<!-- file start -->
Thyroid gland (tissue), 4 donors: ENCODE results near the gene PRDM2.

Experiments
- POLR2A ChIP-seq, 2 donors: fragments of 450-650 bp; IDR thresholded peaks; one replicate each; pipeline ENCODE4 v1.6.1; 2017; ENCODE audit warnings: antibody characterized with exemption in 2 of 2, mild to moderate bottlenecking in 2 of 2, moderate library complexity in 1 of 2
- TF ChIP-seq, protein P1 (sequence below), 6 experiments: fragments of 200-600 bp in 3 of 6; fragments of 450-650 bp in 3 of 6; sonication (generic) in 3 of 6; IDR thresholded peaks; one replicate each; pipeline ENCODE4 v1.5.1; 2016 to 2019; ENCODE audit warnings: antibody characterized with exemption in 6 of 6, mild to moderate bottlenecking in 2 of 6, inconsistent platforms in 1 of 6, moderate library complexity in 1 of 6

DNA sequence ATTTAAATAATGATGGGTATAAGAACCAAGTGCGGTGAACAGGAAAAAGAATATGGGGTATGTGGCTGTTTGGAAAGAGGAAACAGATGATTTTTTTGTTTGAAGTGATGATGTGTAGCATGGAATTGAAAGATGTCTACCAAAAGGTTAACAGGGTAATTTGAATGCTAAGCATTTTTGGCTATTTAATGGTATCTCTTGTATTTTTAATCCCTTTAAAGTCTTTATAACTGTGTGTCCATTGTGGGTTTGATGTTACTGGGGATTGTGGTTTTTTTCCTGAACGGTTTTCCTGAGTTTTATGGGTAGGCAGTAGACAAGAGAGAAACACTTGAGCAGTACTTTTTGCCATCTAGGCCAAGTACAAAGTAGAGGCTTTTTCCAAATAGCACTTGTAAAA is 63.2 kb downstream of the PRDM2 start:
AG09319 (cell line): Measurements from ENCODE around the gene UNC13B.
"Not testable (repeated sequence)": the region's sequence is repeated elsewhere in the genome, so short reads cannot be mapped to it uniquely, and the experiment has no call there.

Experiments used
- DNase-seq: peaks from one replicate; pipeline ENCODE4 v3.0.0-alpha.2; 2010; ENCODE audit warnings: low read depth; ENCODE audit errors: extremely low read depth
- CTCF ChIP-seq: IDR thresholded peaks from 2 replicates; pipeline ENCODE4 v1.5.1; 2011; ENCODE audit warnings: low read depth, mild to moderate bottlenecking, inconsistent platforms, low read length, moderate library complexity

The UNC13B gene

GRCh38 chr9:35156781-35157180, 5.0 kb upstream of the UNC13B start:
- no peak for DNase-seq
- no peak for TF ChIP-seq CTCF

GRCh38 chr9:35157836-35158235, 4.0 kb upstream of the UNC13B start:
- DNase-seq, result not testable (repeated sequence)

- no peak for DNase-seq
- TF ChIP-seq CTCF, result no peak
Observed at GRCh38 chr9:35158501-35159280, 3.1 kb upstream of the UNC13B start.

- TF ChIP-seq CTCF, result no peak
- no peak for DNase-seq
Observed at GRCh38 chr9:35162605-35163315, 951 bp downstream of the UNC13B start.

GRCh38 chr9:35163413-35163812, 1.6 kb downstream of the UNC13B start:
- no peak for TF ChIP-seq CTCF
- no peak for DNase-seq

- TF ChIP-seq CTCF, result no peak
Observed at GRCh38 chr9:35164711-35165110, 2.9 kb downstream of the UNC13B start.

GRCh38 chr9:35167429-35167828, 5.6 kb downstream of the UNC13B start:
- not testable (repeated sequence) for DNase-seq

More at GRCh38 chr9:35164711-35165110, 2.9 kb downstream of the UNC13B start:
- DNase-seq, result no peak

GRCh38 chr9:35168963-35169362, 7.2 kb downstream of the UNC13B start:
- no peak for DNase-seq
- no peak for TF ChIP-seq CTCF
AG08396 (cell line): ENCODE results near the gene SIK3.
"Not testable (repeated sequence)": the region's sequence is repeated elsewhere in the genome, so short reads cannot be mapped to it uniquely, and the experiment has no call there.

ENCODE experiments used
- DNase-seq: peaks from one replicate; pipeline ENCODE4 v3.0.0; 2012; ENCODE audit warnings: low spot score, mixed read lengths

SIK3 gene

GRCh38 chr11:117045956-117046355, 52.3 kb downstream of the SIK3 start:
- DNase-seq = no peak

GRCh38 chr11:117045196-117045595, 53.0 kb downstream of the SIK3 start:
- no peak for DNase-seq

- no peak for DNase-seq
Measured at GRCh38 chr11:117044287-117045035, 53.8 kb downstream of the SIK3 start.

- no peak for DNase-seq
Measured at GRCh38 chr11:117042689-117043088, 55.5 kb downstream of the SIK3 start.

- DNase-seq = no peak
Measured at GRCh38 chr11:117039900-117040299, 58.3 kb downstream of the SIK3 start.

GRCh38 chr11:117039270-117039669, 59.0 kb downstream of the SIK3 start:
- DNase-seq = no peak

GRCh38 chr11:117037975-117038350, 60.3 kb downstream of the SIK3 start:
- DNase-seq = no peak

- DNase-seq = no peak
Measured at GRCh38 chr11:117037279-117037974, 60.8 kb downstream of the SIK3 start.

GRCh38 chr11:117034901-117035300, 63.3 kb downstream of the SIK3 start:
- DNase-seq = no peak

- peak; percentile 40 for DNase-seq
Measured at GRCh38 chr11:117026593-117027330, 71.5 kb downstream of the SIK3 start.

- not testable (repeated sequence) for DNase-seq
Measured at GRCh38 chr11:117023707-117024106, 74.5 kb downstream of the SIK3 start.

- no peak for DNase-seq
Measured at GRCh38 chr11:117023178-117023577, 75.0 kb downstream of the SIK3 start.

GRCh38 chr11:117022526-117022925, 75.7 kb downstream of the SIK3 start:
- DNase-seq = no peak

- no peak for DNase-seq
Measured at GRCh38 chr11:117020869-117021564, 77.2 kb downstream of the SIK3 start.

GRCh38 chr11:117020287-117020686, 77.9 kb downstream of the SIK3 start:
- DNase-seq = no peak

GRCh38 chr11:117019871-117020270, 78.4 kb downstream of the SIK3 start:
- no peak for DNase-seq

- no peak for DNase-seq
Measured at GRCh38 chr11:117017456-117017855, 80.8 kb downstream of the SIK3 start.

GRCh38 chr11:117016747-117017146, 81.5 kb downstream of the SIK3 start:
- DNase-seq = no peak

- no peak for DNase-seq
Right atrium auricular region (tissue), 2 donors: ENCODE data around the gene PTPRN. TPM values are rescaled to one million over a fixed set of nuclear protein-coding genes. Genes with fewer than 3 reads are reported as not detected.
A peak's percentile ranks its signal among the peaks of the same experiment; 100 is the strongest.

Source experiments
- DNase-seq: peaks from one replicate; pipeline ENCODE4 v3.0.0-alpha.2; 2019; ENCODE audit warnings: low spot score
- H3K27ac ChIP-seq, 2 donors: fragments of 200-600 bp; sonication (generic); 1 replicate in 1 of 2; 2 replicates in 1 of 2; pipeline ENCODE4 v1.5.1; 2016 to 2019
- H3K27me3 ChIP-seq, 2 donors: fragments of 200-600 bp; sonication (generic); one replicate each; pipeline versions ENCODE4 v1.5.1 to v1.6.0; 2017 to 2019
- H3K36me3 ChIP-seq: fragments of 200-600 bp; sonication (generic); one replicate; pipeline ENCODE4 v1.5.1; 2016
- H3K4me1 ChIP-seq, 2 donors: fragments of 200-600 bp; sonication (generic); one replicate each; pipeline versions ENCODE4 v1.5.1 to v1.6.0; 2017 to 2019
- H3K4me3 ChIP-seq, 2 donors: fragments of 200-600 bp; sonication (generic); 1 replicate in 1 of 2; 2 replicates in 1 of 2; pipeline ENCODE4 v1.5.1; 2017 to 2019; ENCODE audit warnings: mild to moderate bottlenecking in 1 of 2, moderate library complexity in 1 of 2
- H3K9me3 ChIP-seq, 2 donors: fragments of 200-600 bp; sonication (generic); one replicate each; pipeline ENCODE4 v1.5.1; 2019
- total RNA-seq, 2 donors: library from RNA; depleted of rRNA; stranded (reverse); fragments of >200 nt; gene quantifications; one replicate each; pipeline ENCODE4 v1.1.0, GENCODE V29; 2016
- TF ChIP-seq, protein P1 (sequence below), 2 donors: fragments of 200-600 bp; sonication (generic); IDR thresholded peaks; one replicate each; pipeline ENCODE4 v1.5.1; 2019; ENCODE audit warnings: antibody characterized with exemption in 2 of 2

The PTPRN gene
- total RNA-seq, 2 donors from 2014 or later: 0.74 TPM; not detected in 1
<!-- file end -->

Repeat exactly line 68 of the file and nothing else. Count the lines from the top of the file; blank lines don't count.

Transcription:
GRCh38 chr11:117020287-117020686, 77.9 kb downstream of the SIK3 start: